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Pronunciation: bel AT a sept
You should not use belatacept if you have received a liver transplant. Before you start treatment with belatacept, your doctor will perform tests to make sure you are immune to Epstein-Barr virus (EBV-positive). Your risk of serious infection is higher if you have never been exposed to EBV.
Treatment with belatacept may increase your risk of developing certain life-threatening conditions, including serious infections, cancer, or transplant failure. Talk with your doctor about the risks and benefits of using this medication.
Serious infections that have occurred in people using belatacept include tuberculosis, a severe brain infection, or a virus that can cause failure of a transplanted kidney.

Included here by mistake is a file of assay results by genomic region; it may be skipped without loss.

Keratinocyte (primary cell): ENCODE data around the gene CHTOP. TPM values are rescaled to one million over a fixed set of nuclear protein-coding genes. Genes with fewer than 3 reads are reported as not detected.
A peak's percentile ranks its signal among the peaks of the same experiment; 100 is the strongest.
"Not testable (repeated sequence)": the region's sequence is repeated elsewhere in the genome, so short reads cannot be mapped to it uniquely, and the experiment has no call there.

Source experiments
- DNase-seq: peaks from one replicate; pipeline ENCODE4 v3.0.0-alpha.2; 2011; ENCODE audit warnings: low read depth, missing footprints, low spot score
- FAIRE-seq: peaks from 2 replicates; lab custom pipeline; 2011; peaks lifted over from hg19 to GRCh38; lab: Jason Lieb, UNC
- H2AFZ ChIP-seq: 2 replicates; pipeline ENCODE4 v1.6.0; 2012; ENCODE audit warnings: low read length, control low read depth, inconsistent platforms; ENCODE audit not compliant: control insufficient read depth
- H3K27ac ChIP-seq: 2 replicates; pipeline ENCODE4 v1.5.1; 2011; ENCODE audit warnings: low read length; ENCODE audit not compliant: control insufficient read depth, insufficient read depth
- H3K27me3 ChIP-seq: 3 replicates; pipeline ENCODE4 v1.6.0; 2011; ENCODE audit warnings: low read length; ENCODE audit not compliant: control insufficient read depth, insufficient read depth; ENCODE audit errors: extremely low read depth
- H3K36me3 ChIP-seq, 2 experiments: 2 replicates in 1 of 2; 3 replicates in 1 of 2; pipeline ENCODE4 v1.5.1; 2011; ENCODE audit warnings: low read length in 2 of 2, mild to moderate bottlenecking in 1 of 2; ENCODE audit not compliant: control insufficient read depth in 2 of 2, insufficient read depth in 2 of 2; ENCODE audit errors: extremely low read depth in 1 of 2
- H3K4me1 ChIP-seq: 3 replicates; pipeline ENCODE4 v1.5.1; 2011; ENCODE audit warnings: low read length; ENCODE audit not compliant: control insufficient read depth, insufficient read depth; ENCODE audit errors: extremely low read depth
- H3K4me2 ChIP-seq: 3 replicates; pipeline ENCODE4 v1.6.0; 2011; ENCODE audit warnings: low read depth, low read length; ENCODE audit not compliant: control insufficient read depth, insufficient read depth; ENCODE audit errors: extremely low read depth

Call your doctor right away if you have signs of infection such as: fever, night sweats, swollen glands, flu symptoms, change in your mental state, problems with speech or walking, decreased vision, tenderness of your transplanted kidney, a new skin lesion, a mole that has changed in size or color, pain or burning when you urinate, blood in your urine, or urinating less than usual or not at all.
You will need regular medical tests to be sure this medication is not causing harmful effects. Visit your doctor regularly.
Belacept lowers your body's immune system. The immune system helps your body fight infections. The immune system can also fight or "reject" a transplanted organ such as a kidney. This is because the immune system treats the new organ as an invader.
Belatacept is used in combination with other medications to prevent organ rejection after a kidney transplant.
Belatacept may also be used for purposes not listed in this medication guide.
You should not use belatacept if you have received a liver transplant.
Before you start treatment with belatacept, your doctor will perform tests to make sure you are immune to Epstein-Barr virus (EBV-positive). Your risk of serious infection is higher if you have never been exposed to EBV.